### Article

## Can irregularities of solar proxies help understand quasi-biennial solar variations?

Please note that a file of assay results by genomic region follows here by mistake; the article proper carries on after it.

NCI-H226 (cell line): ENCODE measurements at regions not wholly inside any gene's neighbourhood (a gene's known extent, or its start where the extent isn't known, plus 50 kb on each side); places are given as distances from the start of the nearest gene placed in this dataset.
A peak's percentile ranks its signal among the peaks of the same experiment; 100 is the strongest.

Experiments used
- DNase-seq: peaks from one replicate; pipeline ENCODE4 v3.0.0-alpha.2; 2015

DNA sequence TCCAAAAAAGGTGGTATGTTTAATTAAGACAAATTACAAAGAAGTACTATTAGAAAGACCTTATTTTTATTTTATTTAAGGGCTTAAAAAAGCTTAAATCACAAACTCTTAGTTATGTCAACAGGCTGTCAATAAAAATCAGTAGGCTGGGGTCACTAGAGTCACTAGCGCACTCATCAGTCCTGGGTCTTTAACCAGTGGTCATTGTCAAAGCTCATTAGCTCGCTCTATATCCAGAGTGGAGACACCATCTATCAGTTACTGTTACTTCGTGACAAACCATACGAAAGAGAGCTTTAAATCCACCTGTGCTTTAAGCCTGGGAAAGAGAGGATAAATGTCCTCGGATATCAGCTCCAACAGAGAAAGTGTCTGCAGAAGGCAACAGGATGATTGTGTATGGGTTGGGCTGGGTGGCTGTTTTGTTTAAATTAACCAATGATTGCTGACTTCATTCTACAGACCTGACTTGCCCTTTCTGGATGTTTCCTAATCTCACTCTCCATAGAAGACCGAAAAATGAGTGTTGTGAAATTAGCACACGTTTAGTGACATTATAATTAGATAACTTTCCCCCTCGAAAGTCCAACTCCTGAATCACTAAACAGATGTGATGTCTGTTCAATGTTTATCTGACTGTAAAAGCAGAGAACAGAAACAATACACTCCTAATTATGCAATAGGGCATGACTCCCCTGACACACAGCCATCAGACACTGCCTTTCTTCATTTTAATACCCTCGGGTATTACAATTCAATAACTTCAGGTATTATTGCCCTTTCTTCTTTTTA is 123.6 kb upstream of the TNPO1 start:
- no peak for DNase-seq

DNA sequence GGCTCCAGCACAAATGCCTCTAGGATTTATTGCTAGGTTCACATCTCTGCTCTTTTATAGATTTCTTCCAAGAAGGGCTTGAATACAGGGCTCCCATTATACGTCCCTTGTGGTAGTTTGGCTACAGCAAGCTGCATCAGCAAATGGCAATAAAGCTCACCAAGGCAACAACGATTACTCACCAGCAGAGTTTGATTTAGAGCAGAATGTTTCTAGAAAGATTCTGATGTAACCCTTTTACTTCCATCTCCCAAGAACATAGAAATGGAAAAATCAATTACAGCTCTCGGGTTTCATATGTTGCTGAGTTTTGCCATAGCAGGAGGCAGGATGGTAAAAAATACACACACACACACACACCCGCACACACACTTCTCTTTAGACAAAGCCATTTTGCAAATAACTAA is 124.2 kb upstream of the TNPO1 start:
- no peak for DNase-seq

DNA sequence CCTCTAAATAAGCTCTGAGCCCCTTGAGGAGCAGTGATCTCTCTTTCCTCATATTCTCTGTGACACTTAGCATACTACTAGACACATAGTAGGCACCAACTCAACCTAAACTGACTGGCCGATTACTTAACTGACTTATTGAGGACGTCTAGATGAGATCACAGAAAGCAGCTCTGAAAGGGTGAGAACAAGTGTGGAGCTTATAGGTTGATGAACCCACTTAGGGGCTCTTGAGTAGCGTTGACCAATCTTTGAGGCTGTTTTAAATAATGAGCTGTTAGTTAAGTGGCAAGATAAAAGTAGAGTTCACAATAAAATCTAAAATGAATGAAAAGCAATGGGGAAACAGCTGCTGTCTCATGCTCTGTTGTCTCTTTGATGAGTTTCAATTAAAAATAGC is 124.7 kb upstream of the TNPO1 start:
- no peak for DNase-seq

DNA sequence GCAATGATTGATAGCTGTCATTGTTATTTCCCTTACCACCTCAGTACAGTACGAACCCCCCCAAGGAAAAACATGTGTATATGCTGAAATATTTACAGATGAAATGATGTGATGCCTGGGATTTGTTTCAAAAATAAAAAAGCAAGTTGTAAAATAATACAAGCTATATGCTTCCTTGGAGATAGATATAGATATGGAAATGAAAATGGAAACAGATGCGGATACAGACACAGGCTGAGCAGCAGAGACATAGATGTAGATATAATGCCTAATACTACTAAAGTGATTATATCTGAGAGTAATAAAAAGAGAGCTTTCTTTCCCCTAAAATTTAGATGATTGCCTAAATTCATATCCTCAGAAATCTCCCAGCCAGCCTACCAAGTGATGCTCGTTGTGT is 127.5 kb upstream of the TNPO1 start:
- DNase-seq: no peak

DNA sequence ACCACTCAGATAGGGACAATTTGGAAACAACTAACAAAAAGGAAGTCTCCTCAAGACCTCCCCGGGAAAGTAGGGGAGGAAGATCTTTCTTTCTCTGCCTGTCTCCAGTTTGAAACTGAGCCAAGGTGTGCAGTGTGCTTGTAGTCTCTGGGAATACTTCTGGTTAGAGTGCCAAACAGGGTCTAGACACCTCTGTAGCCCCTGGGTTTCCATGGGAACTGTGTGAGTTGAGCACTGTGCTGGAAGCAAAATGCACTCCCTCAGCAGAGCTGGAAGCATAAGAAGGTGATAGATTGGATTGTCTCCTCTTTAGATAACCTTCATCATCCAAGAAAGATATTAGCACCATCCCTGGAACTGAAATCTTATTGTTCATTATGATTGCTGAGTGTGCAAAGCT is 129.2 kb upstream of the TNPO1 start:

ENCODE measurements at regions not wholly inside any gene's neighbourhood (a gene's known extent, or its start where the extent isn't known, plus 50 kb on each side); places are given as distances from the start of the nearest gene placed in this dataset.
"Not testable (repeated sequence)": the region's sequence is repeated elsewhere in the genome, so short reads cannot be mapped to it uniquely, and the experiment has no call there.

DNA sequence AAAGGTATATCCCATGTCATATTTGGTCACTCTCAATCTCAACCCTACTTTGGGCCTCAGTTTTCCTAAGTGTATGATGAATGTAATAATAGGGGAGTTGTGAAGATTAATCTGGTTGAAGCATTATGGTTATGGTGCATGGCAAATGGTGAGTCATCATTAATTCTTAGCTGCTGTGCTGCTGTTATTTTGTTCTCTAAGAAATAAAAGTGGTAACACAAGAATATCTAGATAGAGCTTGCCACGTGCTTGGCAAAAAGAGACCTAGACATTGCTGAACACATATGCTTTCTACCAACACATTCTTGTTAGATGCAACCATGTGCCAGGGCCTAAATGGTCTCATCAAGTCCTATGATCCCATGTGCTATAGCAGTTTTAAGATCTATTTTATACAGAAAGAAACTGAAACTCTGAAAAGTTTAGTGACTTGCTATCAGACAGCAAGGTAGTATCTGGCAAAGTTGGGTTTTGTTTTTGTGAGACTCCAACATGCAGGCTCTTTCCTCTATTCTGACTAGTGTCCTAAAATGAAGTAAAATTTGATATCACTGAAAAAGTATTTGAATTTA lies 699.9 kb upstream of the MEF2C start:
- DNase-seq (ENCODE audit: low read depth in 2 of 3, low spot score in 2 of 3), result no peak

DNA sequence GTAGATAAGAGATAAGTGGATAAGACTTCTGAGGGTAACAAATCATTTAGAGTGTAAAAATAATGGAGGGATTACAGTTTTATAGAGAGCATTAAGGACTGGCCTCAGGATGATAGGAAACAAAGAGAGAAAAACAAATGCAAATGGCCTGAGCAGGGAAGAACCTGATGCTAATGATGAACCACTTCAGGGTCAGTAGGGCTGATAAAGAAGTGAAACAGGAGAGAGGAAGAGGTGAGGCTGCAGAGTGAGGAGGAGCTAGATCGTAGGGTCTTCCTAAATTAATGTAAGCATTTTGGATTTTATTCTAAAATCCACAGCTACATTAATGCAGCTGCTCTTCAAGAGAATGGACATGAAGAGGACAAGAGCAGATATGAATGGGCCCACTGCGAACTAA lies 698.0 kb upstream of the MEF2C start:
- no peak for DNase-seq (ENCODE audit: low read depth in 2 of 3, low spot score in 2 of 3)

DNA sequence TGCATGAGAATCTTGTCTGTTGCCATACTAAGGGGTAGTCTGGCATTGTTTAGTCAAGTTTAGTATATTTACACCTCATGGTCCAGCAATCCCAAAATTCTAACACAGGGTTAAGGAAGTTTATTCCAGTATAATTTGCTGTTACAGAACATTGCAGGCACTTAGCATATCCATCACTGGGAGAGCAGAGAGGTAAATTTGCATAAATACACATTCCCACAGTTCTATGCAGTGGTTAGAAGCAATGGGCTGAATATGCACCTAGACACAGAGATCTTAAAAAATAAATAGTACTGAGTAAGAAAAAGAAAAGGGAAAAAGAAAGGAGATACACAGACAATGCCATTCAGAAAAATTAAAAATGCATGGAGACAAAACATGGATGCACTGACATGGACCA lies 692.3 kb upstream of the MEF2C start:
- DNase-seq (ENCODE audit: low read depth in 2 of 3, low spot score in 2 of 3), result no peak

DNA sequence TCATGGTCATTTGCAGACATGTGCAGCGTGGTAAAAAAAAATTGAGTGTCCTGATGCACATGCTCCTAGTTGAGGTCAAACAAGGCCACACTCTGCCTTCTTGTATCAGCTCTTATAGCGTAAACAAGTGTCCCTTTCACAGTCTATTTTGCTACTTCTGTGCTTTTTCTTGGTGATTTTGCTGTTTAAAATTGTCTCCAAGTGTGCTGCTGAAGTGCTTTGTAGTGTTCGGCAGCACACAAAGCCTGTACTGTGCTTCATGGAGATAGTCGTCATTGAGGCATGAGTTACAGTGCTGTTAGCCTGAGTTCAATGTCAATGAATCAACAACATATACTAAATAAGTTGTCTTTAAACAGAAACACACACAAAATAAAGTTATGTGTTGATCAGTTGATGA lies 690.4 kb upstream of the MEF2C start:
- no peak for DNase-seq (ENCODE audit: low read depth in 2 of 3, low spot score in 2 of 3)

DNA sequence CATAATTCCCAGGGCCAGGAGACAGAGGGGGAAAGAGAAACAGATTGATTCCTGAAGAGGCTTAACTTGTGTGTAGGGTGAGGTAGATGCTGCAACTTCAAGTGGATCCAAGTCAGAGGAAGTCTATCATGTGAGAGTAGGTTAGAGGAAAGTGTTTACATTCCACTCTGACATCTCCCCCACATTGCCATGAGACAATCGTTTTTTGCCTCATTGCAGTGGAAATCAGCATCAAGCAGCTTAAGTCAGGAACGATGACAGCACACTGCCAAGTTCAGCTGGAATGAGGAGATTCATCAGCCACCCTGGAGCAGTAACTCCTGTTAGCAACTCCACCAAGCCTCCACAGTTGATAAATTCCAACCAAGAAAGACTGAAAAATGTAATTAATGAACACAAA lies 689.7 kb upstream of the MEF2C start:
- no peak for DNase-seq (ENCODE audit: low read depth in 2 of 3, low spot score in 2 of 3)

We define, calculate and analyze irregularity indices λISSN of daily series of the International Sunspot Number ISSN as a function of increasing smoothing from *N* = 162 to 648 days. The irregularity indices λ are computed within 4-year sliding windows, with embedding dimensions *m* = 1 and 2. λISSN displays Schwabe cycles with ~5.5-year variations ("half Schwabe variations" HSV). The mean of λISSN undergoes a downward step and the amplitude of its variations strongly decreases around 1930. We observe changes in the ratio *R* of the mean amplitude of λ peaks at solar cycle minima with respect to peaks at solar maxima as a function of date, embedding dimension and, importantly, smoothing parameter *N*. We identify two distinct regimes, called Q1 and Q2, defined mainly by the evolution of *R* as a function of *N*: Q1, with increasing HSV behavior and *R* value as *N* is increased, occurs before 1915–1930; and Q2, with decreasing HSV behavior and *R* value as *N* is increased, occurs after ~1975. We attempt to account for these observations with an autoregressive (order 1) model with Poissonian noise and a mean modulated by two sine waves of periods *T*1 and *T*2 (*T*1 = 11 years, and intermediate *T*2 is tuned to mimic quasi-biennial oscillations QBO). The model can generate both Q1 and Q2 regimes. When *m* = 1, HSV appears in the absence of *T*2 variations. When *m* = 2, Q1 occurs when *T*2 variations are present, whereas Q2 occurs when *T*2 variations are suppressed. We propose that the HSV behavior of the irregularity index of ISSN may be linked to the presence of strong QBO before 1915–1930, a transition and their disappearance around 1975, corresponding to a change in regime of solar activity.